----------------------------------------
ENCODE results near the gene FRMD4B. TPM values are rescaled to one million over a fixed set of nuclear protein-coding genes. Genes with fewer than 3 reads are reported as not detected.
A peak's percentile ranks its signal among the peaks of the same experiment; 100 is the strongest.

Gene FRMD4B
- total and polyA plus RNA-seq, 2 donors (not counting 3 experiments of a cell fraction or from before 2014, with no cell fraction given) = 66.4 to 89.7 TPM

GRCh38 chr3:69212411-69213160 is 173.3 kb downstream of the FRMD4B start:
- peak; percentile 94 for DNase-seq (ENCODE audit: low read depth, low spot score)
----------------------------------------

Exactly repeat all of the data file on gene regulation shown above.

ENCODE results near the gene FRMD4B. TPM values are rescaled to one million over a fixed set of nuclear protein-coding genes. Genes with fewer than 3 reads are reported as not detected.
A peak's percentile ranks its signal among the peaks of the same experiment; 100 is the strongest.

Gene FRMD4B
- total and polyA plus RNA-seq, 2 donors (not counting 3 experiments of a cell fraction or from before 2014, with no cell fraction given) = 66.4 to 89.7 TPM

GRCh38 chr3:69212411-69213160 is 173.3 kb downstream of the FRMD4B start:
- peak; percentile 94 for DNase-seq (ENCODE audit: low read depth, low spot score)